The other eights are SPICULAR (variant of SPICULATE: "having the form of a spicule"; a SPICULE is "a small or minute, slender, sharp-pointed body or part") and STIPULAR (adjective derived from STIPULE: "(of some plants) one of a pair of lateral appendages, often leaf-like, sometimes thorns, at the base of a leaf petiole").

The other sevens are CURTAIL, CULPRIT, RITUALS, CRUSTAL, CITRALS (CITRAL being a certain chemical), SPIRULA (a type of mollusc), SPICULA (variant form of SPICULE, mentioned above), and URACILS (URACIL being one of the components of RNA).

Tony: CURTAILS
Alison: PARTS
Me: CURTAILS
David: CULPRITS

Scores: Tony 42 (50), Alison 10, me 60


Round 6: Target 212 from 75 25 5 2 5 9

Alison is still technically in the game, but she needs to outscore Tony in this round.  She takes the family mix, and gets another low target.  But the small numbers are not the most pleasing set, and the target is thus trickier than it might seem.  At first I thought that I could make a 6 from 5, 5, and 9, which would have given me a solution; I realised my error, but lost valuable time.  I was able to massage that approach into one away with 213 = 2*(75 + 25 + 9) - 5.

After time I realised that the factorisation 4*53 was more helpful than 2*106, giving me 212 = (9 - 5)*(75 - 25 + 5 - 2).  Then I looked at options involving dividing by 5, giving me another couple of solutions: 212 = 9*25 - 75/5 + 2 and 212 = 9*25 - (75 - 2*5)/5.  Finally I considered 210 + 2, finding 212 = 5*(9*5 - 75/25) + 2.  I'm disappointed by this miss, which I attribute to the interrupted viewing that I mentioned in the prologue.

Alison has managed to get to two away with 210 = (25 + 75)*2 + 5 + 5, but she is matched by Tony who has found exactly the same answer.  That ensures that he will win.  Lily has solved this, using the second of the solutions that I found after time.

Tony: 210
Alison: 210
Me: 213
Lily: 212

Scores: Tony 42 (57), Alison 10 (17), me 67


Second break: IT PRIORY ("Let's make this our number one")

That is, let's make it our PRIORITY.


Round 7: M D N I O E O B D

I had MIND, MOONED, BONDED, and rightly rejected BIODOME.  After time I noted other sixes of MIDDEN and DOMINO, and was a little sad that DOMINO is not a verb so DOMINOED is not valid.

It's sixes from the contestants, with Alison choosing MOONED while Tony chose BONDED.  David has managed to unearth the only seven here: BOONDIE (a Western Australian regionalism for a medium-to-large stone or rock).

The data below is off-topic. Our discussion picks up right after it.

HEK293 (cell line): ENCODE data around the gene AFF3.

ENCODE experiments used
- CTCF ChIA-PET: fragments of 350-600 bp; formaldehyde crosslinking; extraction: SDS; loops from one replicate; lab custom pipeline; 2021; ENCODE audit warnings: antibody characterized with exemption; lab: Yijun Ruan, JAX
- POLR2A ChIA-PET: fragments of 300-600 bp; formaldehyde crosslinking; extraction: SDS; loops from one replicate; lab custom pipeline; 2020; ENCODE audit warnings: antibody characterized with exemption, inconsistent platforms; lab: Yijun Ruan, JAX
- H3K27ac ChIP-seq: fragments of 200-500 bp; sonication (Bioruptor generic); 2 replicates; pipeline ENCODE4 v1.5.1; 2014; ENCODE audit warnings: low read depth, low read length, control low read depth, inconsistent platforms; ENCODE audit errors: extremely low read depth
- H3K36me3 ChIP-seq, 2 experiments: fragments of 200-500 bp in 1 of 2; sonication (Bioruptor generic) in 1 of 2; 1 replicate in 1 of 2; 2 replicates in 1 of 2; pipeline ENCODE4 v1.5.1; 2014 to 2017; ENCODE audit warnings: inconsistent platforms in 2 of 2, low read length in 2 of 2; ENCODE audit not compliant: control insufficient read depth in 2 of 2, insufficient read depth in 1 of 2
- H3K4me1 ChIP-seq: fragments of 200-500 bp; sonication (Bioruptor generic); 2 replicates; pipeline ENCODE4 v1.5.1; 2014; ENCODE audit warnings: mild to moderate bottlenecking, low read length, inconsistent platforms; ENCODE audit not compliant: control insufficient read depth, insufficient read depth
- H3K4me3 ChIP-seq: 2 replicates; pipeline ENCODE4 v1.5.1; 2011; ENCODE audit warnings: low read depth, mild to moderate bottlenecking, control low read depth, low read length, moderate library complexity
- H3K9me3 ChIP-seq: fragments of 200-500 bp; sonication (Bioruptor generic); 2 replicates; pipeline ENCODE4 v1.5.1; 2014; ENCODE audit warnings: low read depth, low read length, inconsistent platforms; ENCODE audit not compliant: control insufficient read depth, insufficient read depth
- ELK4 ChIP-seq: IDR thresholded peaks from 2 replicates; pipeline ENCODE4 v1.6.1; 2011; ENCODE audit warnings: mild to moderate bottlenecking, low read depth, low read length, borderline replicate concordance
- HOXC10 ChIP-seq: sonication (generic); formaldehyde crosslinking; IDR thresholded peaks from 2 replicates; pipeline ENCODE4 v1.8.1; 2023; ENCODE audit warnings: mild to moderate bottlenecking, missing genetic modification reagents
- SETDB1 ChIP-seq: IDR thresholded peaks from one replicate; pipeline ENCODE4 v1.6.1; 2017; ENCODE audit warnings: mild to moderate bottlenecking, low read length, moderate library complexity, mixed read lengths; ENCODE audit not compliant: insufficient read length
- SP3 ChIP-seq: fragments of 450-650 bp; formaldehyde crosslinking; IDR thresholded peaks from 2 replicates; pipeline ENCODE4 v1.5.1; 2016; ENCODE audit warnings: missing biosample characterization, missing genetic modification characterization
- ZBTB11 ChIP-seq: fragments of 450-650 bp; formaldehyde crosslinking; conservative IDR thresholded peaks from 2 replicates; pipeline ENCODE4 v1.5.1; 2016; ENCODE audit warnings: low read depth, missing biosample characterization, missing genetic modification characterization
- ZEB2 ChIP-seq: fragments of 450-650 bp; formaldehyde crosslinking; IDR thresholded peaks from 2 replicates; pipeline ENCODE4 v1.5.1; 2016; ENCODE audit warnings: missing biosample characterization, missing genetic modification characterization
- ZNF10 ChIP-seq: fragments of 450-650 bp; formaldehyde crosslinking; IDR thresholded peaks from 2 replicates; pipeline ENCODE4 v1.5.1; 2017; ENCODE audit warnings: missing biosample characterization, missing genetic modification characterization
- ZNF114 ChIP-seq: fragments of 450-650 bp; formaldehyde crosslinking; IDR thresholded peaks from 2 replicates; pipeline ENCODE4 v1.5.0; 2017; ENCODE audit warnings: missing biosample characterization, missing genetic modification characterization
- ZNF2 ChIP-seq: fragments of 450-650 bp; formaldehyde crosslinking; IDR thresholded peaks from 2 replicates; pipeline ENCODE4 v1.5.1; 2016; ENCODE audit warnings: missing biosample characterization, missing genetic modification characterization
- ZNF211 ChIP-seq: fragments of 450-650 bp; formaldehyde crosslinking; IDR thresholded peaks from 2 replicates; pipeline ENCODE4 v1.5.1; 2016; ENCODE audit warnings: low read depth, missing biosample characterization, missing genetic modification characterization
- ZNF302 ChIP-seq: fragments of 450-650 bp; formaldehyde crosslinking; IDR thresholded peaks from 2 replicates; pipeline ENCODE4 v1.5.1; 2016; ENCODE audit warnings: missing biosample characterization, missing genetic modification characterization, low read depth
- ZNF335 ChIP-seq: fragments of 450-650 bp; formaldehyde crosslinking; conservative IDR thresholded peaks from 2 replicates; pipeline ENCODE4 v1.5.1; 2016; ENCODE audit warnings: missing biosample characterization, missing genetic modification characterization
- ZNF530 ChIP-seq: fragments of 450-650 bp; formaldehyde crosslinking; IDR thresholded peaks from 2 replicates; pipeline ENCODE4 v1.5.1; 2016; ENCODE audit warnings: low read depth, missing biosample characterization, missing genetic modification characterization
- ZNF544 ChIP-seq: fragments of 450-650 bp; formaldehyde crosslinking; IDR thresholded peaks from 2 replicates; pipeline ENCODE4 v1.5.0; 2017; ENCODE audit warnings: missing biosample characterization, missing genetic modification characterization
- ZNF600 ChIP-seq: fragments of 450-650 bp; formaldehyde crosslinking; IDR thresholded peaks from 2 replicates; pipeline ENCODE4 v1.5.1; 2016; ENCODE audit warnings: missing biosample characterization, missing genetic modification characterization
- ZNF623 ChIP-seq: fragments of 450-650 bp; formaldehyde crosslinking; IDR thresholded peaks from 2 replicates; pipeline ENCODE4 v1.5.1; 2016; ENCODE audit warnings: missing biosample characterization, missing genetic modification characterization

The other sixes are DOOMED, BOOMED, MINDED, BIDDEN, BODIED, MONIED, and BOODIE ("a burrowing rat-kangaro [...]").

Tony: BONDED
Alison: MOONED
Me: BONDED
David: BOONDIE

Scores: Tony 48 (63), Alison 16 (23), me 73


Round 8: Target 103 from 50 75 25 4 8 1

A pretty straightforward target; I went with 103 = 75 + 25 + 4 - 1, then played around a bit to find another solution of 103 = (8/4)*50 + 75/25.

Both contestants have solved this using the first of those solutions.

Tony: 103
Alison: 103
Me: 103

Scores: Tony 58 (73), Alison 26 (33), me 83


Round 9: TINY TAMER

I'm not sure if the timer took a little longer than usual to start, because I solved this a second faster than my usual best for conundrums.  That was pleasing!

Tony found the answer of MATERNITY quite quickly himself, rounding off what has been an emphatically dominant perfomance from him.

Tony: MATERNITY (5s)
Alison: [no answer]
Me: MATERNITY (1s)

Scores: Tony 58 (83), Alison 26 (33), me 93


Well, what a high-scoring night!  Two full monties in the same game is a rarity, and that has happened twice this week; David must surely be happy about that.  Alison was considerably overshadowed, but Tony was in excellent form and very few contestants would have been able to take the win against him tonight.  His total of 83 is the highest this series so far, with the next closest being Barry Harridge's 75 points in episode 128.

I'm annoyed at not solving round 6 in time, which put paid to my hopes of a maximal game.  I put that down to resuming the show "cold" after more than a day, so boo for the uncooperative website.  That said, I would not have found the best answer in round seven so I was never going to quite be there.  Nonetheless!

2 comments:

Mike Backhouse said...

Geoff, did you mean two conundrums in the same game was a rarity, or two full monties?

MATCHES (my wife who was watching also got CINEMAS in time, which I was quite envious of)
LEERINGS?
8*75-7=193
BROAD and ADRIFT just after
TRAILS and RUSTIC
9*25-5-5-2=213 (1 off)
DOOMED
75+25+4-1=103
x

Geoff Bailey said...

Whoops, thanks for catching that, Mike -- fixed. Although come to think of it, two conundrums is about as rare as two full monties; there have been ten instances so far of two conundrums, and although I haven't checked precise figures, there have been three instances of two full monties in this series. My feeling is that this makes two full monties in a game will turn out to be a little more common that two conundrums.

No joy about LEERINGS, I'm afraid.